You write every day on this blog about the world-shattering significance of a 20 mega-watt solar plant here and a 10 mega-watt wind installation there, but you’re going to waive away “cutting carbon emissions in half with “only?” Cutting carbon emissions from coal plants “only” in half would mean a net reduction of total American carbon output by 20%!

        To put your “only,” “not nearly good enough,” “1billion metric tons is laughable” comments into perspective: the Keystone XL pipeline, if built, is projected to increase carbon emissions by 19 million (with an m) tons per year. That represents less than 1/50th of 1 billion (with a b) tons – yet you use terms like “game over” to describe the pipeline, while waiving away the world’s largest reduction in carbon emissions, which is more than fifty times larger.

        This is not the behavior of someone who is serious about reducing carbon emissions.

        Here in Michigan, we just need to build the grid out to the northern Lake Michigan coast and put a couple thousand new large wind turbines. Could be done tout suite.

        Sure, throw a cooler in the truck, we’ll knock those bad boys out this weekend. Tout suite. No problem. Are you serious with this?

        • There are many real-world examples of states and countries getting 15% and 20% from renewables in just 6 or 7 years. Iowa, e.g. Or Portugal (and no, the *increases* there are not from hydro).

          In much of the US that would cut coal by half in that period. Solar and wind are falling in price so fast that getting rid of the rest of the plants in the following 3-4 years would be entirely feasible.

          The Great Lakes are estimated to have 700 gigawatts wind energy generation potential.

          link to

          Michigan wind projects now in train, when they come to fruition, will generate 3 gigawatts:

          link to

          The problems here are not technical. They are a matter of political will and willingness to pass the right legislation and spend a little public money now (miniscule amounts) rather than a lot of public money later.

          And, sure I am cheerleading. You can’t touch the clouds unless you reach for the stars.

        • There are many real-world examples of states and countries getting 15% and 20% from renewables in just 6 or 7 years.

          Sure there are, and I don’t question that plucking the lowest-hanging fruits could bring about a similar-sized shift in the United States, but the next 15% will be harder, and the subsequent 15% harder still. But even if we were to assume that this rate of increase would remain steady, a rate of switching over 20% every six years still puts the complete switchover on a 30-year timeline. In 15 years, when (optimistically) half the capacity in the US is shifted over to renewables, do you want coal power providing a large part of the other half, or not?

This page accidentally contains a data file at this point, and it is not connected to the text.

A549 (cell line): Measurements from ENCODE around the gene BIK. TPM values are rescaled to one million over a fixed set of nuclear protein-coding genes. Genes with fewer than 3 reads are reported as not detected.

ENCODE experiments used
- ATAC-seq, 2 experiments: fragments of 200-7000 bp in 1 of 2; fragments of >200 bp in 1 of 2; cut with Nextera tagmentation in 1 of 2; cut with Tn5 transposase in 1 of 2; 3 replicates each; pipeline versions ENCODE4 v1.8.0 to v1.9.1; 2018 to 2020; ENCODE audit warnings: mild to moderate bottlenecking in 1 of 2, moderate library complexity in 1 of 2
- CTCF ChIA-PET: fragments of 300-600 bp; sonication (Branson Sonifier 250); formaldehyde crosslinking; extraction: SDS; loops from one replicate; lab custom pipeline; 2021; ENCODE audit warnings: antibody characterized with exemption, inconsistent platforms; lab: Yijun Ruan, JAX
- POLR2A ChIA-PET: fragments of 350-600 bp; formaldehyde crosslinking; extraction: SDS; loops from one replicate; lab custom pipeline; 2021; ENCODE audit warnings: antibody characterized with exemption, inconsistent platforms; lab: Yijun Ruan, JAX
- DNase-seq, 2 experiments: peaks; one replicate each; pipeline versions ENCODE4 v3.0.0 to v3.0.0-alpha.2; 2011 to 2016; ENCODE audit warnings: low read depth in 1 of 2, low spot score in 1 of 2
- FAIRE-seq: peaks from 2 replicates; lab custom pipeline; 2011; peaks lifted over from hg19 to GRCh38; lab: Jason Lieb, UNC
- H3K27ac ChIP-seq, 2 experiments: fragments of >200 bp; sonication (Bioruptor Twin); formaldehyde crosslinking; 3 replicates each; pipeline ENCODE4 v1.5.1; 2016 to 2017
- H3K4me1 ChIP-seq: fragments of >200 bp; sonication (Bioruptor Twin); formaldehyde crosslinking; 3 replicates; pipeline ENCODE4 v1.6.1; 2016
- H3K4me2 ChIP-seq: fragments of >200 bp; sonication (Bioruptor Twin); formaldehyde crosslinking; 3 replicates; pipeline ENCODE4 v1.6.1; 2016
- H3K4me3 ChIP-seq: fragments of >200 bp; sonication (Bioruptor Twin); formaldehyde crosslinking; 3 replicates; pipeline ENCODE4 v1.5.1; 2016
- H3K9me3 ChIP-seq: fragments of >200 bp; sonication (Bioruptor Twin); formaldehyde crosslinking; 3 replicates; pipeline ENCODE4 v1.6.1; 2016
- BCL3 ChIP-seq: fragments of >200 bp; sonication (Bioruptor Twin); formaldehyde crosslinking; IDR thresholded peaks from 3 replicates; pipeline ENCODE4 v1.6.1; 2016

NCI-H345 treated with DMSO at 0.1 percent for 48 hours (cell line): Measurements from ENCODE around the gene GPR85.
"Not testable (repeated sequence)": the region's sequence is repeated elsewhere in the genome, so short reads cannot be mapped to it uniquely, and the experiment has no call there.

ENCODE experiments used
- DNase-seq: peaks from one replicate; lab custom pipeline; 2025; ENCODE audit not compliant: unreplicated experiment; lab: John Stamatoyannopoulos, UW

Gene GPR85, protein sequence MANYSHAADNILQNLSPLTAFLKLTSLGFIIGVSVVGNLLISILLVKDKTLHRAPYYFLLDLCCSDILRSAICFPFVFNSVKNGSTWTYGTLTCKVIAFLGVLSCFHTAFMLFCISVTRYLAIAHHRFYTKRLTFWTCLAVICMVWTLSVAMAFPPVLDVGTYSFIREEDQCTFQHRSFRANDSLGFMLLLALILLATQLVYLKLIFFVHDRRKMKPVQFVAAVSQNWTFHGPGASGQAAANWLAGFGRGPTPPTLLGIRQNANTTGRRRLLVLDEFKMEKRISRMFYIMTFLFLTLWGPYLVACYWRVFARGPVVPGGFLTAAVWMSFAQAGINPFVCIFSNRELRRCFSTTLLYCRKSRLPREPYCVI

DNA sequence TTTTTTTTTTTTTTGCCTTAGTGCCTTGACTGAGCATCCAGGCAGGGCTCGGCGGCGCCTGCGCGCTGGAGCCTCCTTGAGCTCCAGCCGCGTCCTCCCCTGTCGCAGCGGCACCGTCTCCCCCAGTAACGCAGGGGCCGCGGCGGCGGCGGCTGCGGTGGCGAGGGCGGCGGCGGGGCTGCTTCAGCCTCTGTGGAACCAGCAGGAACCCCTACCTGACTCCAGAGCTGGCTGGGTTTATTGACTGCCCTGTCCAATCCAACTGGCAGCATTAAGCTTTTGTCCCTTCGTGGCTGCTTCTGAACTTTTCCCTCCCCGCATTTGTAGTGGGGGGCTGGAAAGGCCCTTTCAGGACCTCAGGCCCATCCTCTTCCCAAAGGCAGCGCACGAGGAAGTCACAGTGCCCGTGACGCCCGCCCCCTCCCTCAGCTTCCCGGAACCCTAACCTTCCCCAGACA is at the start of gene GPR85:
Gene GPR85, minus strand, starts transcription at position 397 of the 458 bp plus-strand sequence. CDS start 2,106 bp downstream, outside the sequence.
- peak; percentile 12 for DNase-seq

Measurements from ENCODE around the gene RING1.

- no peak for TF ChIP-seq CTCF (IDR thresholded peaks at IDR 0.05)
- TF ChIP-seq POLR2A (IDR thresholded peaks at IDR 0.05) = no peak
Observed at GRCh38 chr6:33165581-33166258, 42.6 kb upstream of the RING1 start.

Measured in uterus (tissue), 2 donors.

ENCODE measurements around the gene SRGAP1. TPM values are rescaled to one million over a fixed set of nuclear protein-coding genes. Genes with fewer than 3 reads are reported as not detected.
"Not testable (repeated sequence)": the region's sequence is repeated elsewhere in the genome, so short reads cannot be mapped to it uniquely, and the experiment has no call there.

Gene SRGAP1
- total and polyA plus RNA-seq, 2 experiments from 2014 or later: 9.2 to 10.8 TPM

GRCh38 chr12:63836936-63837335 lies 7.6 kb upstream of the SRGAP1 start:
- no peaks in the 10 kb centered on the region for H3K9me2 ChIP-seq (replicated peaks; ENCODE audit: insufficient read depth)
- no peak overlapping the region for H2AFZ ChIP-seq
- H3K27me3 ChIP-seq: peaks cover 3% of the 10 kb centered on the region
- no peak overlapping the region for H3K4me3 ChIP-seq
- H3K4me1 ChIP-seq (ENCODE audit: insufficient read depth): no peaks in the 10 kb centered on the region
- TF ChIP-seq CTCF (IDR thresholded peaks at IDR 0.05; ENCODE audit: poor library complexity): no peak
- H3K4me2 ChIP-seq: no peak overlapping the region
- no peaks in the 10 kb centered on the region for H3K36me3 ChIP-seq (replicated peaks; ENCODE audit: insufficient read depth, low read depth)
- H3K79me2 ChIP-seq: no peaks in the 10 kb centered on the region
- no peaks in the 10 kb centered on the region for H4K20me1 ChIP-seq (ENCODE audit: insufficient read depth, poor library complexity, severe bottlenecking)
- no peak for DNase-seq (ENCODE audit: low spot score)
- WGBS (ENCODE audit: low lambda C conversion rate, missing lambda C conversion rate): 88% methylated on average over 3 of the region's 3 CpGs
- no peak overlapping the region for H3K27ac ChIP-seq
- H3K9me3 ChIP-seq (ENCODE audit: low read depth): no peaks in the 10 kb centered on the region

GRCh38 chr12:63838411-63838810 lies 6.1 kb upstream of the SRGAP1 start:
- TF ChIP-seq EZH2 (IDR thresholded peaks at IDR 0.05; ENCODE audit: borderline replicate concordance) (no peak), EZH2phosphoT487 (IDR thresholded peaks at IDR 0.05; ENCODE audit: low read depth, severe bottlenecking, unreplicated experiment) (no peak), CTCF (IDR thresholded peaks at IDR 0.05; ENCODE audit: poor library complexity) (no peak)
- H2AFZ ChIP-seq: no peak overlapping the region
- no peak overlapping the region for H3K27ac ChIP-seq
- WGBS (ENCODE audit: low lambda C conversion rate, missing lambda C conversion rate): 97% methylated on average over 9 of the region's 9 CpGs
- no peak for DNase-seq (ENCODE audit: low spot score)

I vote “not.” You?

          Solar and wind are falling in price so fast that getting rid of the rest of the plants in the following 3-4 years would be entirely feasible.

          Your reasoning here is unsound: the falling cost of solar and wind energy does not make the logistical problem of getting all of that capacity up and running any easier. More affordable, yes, but we still have to build everything, and that takes time. You don’t need to convince me that the economics work; I’m right there with you. Replacing coal with renewable can be done. The issue here is the speed at which it can be done. Even under your optimistic scenario, we’re talking about a 30-year rollout.

        • And go on an cheerlead. Keep talking about how important it is to close the coal plants. Keep talking about how well the economics work. We need to replace the coal plants with solar and wind, and we can do that.

          But don’t mistake cheerleading for planning.

  2. “Dirty coal is killing us and killing the earth,” but let’s not do anything about it unless the solution is 100% without cost, and fits in perfectly with my other political goals.

    Think globally, act counterproductively!

  3. Hi Juan. The push to get rid of coal plants is important for all sorts of reasons, as is the need to remove toxins such as mercury and diesel particulates from the air.

    Would that eliminate autism, however? No. Would that reduce autism? Maybe, though one associational study, even a good one, is not the firmest foundation on which to build such strong claims.

    And what does this study show? For all heavy metals the incidence of autism is about 1.2% in quintile 1 (lowest exposure group) and 1.4% in quintile 5 (highest exposure group). That increase matters (decisively if you are someone who is affected), but it is not an enormous change. So one wants to be careful about just what kinds of benefits are claimed for getting rid of coal plants.

    Jenny McCarthy is nutty in sticking to her claims about vaccination and autism, but I’m not sure this study shows that the main culprit in the increase in autism is coal. As I said, there are lots of other good reasons to get rid of coal-fired plants.

    • If the coal plants are contributing in any way to an increase in autism, that is a tort.

      Unfortunately destroying the world with CO2 is not a tort.

      So actually even a small increase in the incidence of autism as a result (and by the way for mercury exposure it was 2%) is a better legal case.